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English solicitors on the edge as profession faces meltdown

Nigel Morris-Co...

There are those who misguidedly think that the world would be better off without lawyers. The UK legal profession's problem is that it has for so long abandoned its long-standing principles that it's become utterly rotten from within. Add in the deliberate destruction of the profession by successive governments and it's no surprise that there is a crisis from which few will emerge unscathed.

There's much to be said for the tweedy country solicitor who, with the bank manager and the vicar, formed the holy trinity of small-town life. Everyone knew were to go for their essential needs.

Comfort and solace were provided by the vicar who knew everyone's business either from church or home visits; a mortgage or maybe a car loan came from the bank manager who knew everyone's basic information as to income and spending; buying a house, starting a business or writing a will started with a visit to the solicitor.

But the move of social workers into the church's patch turned social advice into political conversion and a broad drift to the left; all manner of secondary lenders and the centralisation of decision making took the local bank manager out of the loop; the growth of a raft of non-solicitor advisers, estate agents and accountants cut the ground from under the legal profession.

Worse was the insistence on opening up access to the profession: the result was an influx of people who saw law as a business not as a profession. Even worse, was an influx of people who were not especially bright and thought law was an easy route to high earnings. But the worst of all was the lack of filtering over that most crucial asset of lawyers; the ability to communicate in excellent English. As the UK's standard of teaching English collapsed, so did the quality of entrants to the legal profession.

Worse, the "reforms" headlined "The Woolf Reforms" were a disaster: they turned the courts system into a kindergarten where educated and experienced lawyers were disadvantaged if they used the terms they had learned in school or over a lifetime's dedication.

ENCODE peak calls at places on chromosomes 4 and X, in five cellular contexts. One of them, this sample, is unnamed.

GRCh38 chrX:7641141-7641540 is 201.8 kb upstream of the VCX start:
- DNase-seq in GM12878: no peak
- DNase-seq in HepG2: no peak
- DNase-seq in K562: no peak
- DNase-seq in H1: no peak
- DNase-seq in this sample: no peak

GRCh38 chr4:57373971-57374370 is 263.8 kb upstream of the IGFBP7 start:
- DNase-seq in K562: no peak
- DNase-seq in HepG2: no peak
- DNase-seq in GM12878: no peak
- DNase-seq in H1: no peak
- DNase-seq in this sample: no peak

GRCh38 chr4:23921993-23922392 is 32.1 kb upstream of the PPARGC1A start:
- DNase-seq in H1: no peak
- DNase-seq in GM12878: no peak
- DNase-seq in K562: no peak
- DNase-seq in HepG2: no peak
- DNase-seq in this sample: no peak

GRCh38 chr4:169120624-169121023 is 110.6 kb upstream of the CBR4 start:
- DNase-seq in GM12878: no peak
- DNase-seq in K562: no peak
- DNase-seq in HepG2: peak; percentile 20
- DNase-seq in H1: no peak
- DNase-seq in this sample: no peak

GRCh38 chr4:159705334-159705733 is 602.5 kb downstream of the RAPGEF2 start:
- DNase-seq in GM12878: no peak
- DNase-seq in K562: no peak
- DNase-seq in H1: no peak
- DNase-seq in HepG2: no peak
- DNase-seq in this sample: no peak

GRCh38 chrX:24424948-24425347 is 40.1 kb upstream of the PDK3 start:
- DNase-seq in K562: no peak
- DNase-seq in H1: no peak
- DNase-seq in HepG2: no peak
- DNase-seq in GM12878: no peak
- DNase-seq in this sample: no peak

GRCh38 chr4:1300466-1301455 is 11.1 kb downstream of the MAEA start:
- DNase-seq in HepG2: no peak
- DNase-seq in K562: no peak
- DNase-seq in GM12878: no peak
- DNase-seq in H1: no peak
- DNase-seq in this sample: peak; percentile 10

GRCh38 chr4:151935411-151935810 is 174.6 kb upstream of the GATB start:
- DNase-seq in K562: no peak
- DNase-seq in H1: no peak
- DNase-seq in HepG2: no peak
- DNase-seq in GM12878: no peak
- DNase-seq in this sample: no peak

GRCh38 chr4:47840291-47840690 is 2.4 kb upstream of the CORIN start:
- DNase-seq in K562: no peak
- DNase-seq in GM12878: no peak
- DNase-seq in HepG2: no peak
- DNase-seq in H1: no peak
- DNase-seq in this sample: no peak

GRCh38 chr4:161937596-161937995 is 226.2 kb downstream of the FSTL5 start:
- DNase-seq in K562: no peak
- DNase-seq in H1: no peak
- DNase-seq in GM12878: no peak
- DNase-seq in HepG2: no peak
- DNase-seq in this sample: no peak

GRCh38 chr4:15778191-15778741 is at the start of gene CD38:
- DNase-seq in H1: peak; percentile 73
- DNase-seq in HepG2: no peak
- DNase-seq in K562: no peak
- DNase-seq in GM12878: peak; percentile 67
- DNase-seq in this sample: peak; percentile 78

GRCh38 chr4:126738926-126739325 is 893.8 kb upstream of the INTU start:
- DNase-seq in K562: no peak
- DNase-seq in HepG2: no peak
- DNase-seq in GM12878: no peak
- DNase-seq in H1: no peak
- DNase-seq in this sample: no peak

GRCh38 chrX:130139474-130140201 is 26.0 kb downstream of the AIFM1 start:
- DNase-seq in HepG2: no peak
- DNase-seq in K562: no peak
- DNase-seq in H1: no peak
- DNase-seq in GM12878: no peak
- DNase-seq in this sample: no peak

Legislation has been drafted without regard to whether the terminology has any legal meaning resulting in total uncertainty as to how a case will turn out. And if a lawyer can't reliably advise a client as to the certainty of winning or losing, he can't advise at all.

The regulation of the solicitors' branch has all but collapsed with even simple technology projects such as the registration of retired solicitors running out of control in terms of both budget and time (that one was eventually abandoned). The Solicitors' Regulatory Authority seemingly spends time and money on the design and purchase of branded mugs when its resources should be focussed on fixing its own internal chaos (recently, letters were sent out with the address of its new office but still bearing the old - unused - office telephone number).

Both The Law Society and the Solicitors' Regulatory Authority (and various predecessors) have done a dismal job of protecting and managing the profession for the past two decades or, even, more. They failed to react to the tirade of unjustified abuse of lawyers in the tabloid media in the 1980s where English lawyers were regularly represented as the equivalent of the worst end of the US legal profession. The fact is that, until the mid 1980s, English solicitors were, by and large, well educated and dedicated to their clients' interests. They did not make super-profits although corporate work was well paid. Once scale fees for conveyancing were abolished, the income for general practices fell dramatically. A survey in the early 2000s said that, in firms with four partners or less, the average (note, "average") profits per partner were less than GBP10,000 per annum.